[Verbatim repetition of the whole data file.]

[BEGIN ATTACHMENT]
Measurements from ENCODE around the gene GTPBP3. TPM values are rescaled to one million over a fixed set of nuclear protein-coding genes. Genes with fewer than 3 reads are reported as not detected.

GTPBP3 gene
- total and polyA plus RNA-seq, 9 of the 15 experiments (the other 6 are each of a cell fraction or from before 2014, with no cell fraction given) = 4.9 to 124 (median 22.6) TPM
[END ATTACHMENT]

Measurements from ENCODE around the gene GTPBP3. TPM values are rescaled to one million over a fixed set of nuclear protein-coding genes. Genes with fewer than 3 reads are reported as not detected.

GTPBP3 gene
- total and polyA plus RNA-seq, 9 of the 15 experiments (the other 6 are each of a cell fraction or from before 2014, with no cell fraction given) = 4.9 to 124 (median 22.6) TPM